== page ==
July 1, 1989 had marked a turning point for Australasian racing and breeding. Bart Cummings had signed for a stable full of exorbitantly priced yearlings at sales across Australia and New Zealand, but when the time came to pay for the young horses, the Cups King’s backers deserted him.
Jonathan D’Arcy, a junior member of the Inglis team at the time, recalls that this put the sales company in a bind.
"Inglis and the other sales companies, we pay out on 42 days, no matter if we’ve been paid or not, we have to find the money to pay the vendors,” he said.
“But that left us owing a lot of money to the bank, and the bank looking on and saying, ‘Well you’ve got all these yearlings, what are you going to do with them?’ so the Night of the Stars concept was launched.”
The Night of the Stars Sale was an amazing act of bipartisan cooperation between sales companies, designed to recoup the money paid for 67 yearlings across multiple sales. Joe Walls was working for Wrightson’s Bloodstock, now known as New Zealand Bloodstock, at the time.
“I was working for the company in Sydney, I worked there for two or three years,” Walls remembered.
“We said to Inglis, who had agreed to run the Sale at their complex… 'We’d like to be involved in seeing what we could get for these horses, because it would be good for our pocket!'
“I was the one who stood up and sold the Wrightson's horses, if you like, at that time.”
The night itself
After the purchases, by now 2-year-olds, had been brought to the Newmarket sales ground, the scene was set. How it would go was anyone’s guess.
“I remember the two… lead-in days, a lot of people that had come out from the city, a lot of people dressed in suits, thinking there was blood in the water,” recalled D’Arcy.
“(Prospective buyers were) thinking that these horses were going to make a lot less than what Bart had originally paid for them. Circumstances had changed a lot, the economy was in a steep decline.”
“(Prospective buyers were) thinking that these horses were going to make a lot less than what Bart (Cummings) had originally paid for them. Circumstances had changed a lot, the economy was in a steep decline.” - Jonathan D'Arcy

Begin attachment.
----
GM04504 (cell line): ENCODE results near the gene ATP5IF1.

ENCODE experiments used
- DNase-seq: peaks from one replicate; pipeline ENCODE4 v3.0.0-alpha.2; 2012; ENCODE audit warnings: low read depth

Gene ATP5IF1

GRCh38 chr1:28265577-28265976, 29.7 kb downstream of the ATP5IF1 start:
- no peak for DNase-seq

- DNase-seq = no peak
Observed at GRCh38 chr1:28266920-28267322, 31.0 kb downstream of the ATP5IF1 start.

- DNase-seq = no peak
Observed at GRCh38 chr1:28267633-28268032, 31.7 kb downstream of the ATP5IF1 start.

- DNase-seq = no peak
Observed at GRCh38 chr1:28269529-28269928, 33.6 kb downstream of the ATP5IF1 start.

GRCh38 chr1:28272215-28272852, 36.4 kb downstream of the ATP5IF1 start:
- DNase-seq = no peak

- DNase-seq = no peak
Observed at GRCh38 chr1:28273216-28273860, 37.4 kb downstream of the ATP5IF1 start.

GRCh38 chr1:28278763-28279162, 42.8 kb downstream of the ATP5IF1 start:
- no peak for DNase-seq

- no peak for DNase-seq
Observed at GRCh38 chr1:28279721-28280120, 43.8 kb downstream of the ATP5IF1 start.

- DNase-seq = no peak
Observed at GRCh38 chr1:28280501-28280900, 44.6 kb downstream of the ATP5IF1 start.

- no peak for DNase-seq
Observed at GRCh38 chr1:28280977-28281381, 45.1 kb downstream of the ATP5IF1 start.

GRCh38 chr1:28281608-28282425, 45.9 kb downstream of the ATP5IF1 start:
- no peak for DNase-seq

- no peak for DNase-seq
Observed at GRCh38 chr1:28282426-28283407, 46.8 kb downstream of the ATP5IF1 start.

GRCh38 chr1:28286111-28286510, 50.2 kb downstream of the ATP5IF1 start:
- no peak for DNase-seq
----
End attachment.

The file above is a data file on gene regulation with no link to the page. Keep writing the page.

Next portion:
The podcast details whether those sharks were correct in their assumptions but also dives into some of the notable graduates of the Sale.
“Probably the best horse to come out of the Sale was a horse called Pharaoh, who won a couple of Doncasters,” revealed D’Arcy.
“Ironically, he was bought by Tommy Smith, who for the preceding five or six months had fought his own battle… Tommy was able to pay his debts… so he turned up full of T.J. Smith bravado and he bought a couple of horses that night, Pharaoh being the best of them.”
David Hayes also attended The Night of the Stars and was a beneficiary.
“It was incredible, all those fantastic horses,” he remembers.
“I was lucky enough to inherit… a Bletchingly filly called Wrap Around. She won a William Reid and was very competitive behind Schillaci.”
An era’s end begins
Hayes was assistant trainer to his father Colin in 1989, a year in which he was the nation’s dominant trainer and conditioned the Australian Horse of the Year, Almaarad (Ire).
Having nursed the blaze-faced chestnut back to health following an injury, C.S. Hayes designed a brief campaign which resulted in an epic victory in the nation’s leading weight-for-age event.
“In winning the Cox Plate he injured the tendon again and unfortunately had to be retired,” confirmed David Hayes. “You know, he was racing Super Impose and beating him and a lot of good horses. He’s a forgotten horse, when people talk about good horses.”
But it was what had occurred the night before Almaarad’s Plate triumph that had ramifications which linger today; C.S. Hayes announced he was retiring.
“Look, Dad put a lot of thought into it,” explained David Hayes.
“Dad was unfortunately unwell, otherwise he would have kept training for years and years, but he just was finding it too hard with his heart condition.
“So he decided to go out in style and announced his retirement on the eve of the Cox Plate, which he thought he could win, and he did… and then I stepped in the season after.”
Another Hayes’ stable resident, the then 3-year-old Zabeel (NZ), would go on to be an influential sire, based in New Zealand, and the podcast also touches on the annus horribilis the New Zealand industry suffered at this time.